It's a generation since futurologists predicted the end of work and an age of leisure. In the interim, work pressures appear to have intensified, and more and more of us are experiencing the tug between work and the rest of life. Scarcely a day passes without another newspaper report on the time-squeeze.
But change is in the air. The world of work is becoming more flexible and varied. And the same newspapers carry stories suggesting that flexible working makes people more creative and productive. Campaigns are launched to encourage the take-up of flexible working, putting the issue of work/life balance on the tip of everyone's tongue.
But the gap between rhetoric and reality remains large. Change has been slower coming than many of us might have hoped for. A decade after its launch, Opportunity 2000 was forced to rebrand itself as Opportunity Now once the millennium came and went, and corporate equality targets passed by unmet.
And in spite of the compelling arguments for new ways of working, many organisations have been slow to embrace the flexibility revolution. They have hidden behind targets and policies without actively promoting changes to the workplace culture. Some of the most innovative and far-sighted organisations fall short when audited on their own achievements.
A generation on, the lessons for work/lifers, as they are jokingly called among their peers, are clear. Policies and programmes have proved easier to implement than the cultural change that must accompany them if we are to transform our workplaces.
Sweden, for example, has had paid parental leave for a generation, but only recently has this been taken up by fathers after intensive campaigns to heighten awareness of the importance of a father's involvement in a child's early years.
But there are numerous new initiatives to encourage cultural change.
New businesses like my own are emerging to harness the potential of the internet to produce more innovative work/life solutions. Flametree.co.uk, for example, aims to build an online community for working mothers, and Fathers Direct is a non-profit organisation committed to involving fathers in their children's lives.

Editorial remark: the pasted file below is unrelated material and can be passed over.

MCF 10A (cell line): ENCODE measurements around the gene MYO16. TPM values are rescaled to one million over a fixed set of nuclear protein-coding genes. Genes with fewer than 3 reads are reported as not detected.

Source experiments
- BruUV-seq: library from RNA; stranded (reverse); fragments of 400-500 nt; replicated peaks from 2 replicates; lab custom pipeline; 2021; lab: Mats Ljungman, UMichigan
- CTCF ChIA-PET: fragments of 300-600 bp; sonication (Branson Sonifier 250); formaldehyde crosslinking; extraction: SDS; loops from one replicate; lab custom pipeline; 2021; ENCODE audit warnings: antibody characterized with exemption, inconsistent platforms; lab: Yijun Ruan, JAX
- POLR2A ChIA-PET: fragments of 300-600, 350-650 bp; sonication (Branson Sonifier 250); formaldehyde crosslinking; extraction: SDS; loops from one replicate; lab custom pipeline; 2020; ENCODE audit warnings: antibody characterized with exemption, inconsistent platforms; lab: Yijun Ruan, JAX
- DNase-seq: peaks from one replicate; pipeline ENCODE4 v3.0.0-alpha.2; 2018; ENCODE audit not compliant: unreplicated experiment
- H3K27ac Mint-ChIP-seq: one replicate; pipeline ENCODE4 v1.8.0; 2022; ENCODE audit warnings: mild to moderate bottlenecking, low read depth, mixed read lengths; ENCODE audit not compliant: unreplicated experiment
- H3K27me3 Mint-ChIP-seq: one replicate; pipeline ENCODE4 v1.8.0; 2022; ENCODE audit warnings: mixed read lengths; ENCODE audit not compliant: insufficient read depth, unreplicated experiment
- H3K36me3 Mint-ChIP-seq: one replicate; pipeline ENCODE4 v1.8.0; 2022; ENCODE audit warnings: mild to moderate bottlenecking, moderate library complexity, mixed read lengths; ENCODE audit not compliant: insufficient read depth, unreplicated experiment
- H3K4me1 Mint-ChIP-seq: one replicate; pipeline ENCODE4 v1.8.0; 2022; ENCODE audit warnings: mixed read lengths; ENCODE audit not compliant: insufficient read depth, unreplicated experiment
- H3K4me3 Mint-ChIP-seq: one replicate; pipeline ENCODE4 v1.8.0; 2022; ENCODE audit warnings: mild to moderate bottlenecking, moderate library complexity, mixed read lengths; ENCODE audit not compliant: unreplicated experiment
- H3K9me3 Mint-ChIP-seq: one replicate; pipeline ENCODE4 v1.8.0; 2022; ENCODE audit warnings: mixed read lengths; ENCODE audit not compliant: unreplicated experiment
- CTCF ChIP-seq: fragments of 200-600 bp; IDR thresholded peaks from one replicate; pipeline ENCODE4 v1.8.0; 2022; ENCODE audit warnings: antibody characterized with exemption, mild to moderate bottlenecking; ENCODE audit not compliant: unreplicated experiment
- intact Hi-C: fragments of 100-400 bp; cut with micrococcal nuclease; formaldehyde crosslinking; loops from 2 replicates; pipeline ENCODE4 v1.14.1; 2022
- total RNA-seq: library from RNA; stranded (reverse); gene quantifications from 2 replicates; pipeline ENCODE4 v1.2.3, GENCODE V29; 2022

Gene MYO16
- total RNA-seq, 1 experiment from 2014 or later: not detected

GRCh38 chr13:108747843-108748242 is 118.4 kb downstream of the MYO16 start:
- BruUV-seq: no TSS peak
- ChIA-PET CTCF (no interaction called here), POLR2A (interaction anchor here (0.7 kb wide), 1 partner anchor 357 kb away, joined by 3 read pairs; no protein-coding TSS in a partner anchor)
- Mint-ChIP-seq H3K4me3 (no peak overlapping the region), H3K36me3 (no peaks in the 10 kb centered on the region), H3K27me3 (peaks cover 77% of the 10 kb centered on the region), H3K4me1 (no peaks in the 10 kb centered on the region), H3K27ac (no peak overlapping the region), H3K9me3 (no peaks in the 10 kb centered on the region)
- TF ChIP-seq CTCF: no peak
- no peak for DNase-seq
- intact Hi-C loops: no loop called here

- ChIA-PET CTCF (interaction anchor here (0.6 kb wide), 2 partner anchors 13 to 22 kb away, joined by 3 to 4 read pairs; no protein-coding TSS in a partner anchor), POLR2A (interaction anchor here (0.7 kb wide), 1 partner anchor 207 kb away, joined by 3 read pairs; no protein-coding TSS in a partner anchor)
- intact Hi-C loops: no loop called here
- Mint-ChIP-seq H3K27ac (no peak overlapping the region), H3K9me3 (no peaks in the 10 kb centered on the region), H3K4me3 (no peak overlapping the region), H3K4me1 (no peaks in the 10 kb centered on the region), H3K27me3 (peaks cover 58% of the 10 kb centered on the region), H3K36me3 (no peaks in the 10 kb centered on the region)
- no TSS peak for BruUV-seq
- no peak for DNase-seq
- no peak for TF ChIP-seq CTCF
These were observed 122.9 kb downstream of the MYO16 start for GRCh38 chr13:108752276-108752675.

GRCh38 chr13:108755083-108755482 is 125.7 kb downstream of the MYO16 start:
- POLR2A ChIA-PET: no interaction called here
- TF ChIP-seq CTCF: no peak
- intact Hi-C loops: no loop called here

The flex-executive is becoming more commonplace - so much so that an internet company of the same name recently launched to promote job-shares and new ways of working. These new-economy businesses sit alongside other campaign organisations, such as New Ways to Work and Parents At Work, which aim to promote more flexibility.
On the surface, the pressure for change looks clear-cut and unrelenting.
And it is easy to see it as some natural unfolding of people's desires to regain ever greater control over their working time. However, on closer examination, pragmatism appears to be the order of the day, and change in many organisations has been driven as much by crisis management as by any overt belief in new ways of working.
And herein lies the problem. The e-lancer - the electronic worker, like the original freelancers of old - requires a new style of management, one that guides rather than controls, one that requires relationship management and emotional intelligence, one in which the manager's job is to motivate rather than control.
New ways of working are colliding head-on with old ways of doing things.
After all, how many managers do you know who feel entirely at ease managing people whom they hardly see, still less whom they cannot control? Remote management is in some ways harder than day-to-day management and certainly more demanding.
There are also no clear-cut answers to the flex-exec dilemma. Not all work can be done away from head office - much depends on effective teamwork, and building teams requires time spent together, bonding closely. When your team-mates are no longer in the lifeblood of the organisation, it is not easy to pull together.
All the signs are that outsourcing and developing flexible relationships with employees and third-party suppliers will become commonplace in tomorrow's organisations. And as the world of work becomes much more networked and mobile, it follows that our organisational forms will change.
Tomorrow's organisation looks set to have a strong inner core with outer layers of multiple relationships. This is not in itself good or bad, but it poses new challenges. And creating a culture that embraces flexibility is just one of them. Watch this space.